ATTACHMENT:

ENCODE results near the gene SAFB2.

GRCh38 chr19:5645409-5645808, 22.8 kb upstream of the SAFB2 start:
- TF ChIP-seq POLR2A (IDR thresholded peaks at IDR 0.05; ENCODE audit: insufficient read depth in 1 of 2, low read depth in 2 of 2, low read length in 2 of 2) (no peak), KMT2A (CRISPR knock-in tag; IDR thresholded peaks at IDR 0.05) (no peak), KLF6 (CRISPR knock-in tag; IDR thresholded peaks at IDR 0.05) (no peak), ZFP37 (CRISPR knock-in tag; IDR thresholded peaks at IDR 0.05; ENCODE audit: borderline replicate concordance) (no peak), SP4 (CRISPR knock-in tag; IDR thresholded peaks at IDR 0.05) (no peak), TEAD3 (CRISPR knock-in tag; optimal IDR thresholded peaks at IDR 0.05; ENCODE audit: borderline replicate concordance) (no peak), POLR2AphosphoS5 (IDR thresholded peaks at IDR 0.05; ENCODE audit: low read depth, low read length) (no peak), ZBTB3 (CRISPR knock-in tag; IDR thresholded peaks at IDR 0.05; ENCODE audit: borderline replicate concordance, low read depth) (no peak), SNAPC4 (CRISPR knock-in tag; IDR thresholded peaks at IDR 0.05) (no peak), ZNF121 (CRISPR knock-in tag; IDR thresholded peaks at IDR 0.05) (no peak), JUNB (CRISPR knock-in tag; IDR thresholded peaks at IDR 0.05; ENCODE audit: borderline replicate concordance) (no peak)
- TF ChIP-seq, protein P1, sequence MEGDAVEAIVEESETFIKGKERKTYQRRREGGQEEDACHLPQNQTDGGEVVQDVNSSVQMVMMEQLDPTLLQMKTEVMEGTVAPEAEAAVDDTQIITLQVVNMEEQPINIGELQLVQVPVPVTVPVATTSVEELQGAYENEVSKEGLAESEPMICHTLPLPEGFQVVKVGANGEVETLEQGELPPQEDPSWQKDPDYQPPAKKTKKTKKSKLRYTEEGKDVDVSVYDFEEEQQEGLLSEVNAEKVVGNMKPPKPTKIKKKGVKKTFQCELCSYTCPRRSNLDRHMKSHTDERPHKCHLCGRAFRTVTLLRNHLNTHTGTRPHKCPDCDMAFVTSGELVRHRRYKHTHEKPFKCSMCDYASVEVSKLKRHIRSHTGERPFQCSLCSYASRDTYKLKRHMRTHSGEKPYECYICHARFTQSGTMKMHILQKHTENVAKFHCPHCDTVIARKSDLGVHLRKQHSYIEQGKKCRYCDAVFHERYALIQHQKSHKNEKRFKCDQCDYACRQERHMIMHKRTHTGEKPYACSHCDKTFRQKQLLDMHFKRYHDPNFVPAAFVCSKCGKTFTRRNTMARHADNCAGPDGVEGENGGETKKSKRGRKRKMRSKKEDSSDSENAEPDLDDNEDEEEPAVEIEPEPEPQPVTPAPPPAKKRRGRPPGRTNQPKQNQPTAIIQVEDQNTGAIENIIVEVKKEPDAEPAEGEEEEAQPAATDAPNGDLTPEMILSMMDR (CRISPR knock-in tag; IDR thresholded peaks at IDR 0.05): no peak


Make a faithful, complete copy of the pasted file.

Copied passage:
ENCODE results near the gene SAFB2.

GRCh38 chr19:5645409-5645808, 22.8 kb upstream of the SAFB2 start:
- TF ChIP-seq POLR2A (IDR thresholded peaks at IDR 0.05; ENCODE audit: insufficient read depth in 1 of 2, low read depth in 2 of 2, low read length in 2 of 2) (no peak), KMT2A (CRISPR knock-in tag; IDR thresholded peaks at IDR 0.05) (no peak), KLF6 (CRISPR knock-in tag; IDR thresholded peaks at IDR 0.05) (no peak), ZFP37 (CRISPR knock-in tag; IDR thresholded peaks at IDR 0.05; ENCODE audit: borderline replicate concordance) (no peak), SP4 (CRISPR knock-in tag; IDR thresholded peaks at IDR 0.05) (no peak), TEAD3 (CRISPR knock-in tag; optimal IDR thresholded peaks at IDR 0.05; ENCODE audit: borderline replicate concordance) (no peak), POLR2AphosphoS5 (IDR thresholded peaks at IDR 0.05; ENCODE audit: low read depth, low read length) (no peak), ZBTB3 (CRISPR knock-in tag; IDR thresholded peaks at IDR 0.05; ENCODE audit: borderline replicate concordance, low read depth) (no peak), SNAPC4 (CRISPR knock-in tag; IDR thresholded peaks at IDR 0.05) (no peak), ZNF121 (CRISPR knock-in tag; IDR thresholded peaks at IDR 0.05) (no peak), JUNB (CRISPR knock-in tag; IDR thresholded peaks at IDR 0.05; ENCODE audit: borderline replicate concordance) (no peak)
- TF ChIP-seq, protein P1, sequence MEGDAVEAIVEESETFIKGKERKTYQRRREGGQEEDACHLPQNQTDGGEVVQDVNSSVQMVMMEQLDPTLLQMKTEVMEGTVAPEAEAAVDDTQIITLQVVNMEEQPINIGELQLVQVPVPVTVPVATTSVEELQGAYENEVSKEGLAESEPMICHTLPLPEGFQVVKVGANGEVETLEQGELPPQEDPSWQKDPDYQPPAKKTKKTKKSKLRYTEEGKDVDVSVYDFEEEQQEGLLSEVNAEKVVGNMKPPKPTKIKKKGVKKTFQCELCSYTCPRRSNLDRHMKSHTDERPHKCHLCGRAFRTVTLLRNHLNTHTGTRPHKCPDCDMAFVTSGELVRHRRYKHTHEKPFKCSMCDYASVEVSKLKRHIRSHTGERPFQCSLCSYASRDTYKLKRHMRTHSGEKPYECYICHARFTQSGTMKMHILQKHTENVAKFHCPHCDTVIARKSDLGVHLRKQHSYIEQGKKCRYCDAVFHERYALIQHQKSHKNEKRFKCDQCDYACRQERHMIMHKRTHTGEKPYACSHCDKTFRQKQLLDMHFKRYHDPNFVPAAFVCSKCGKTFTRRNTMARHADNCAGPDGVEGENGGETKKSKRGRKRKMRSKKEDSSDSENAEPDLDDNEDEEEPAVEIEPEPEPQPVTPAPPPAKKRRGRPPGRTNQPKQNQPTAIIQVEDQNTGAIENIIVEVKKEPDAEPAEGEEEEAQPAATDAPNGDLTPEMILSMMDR (CRISPR knock-in tag; IDR thresholded peaks at IDR 0.05): no peak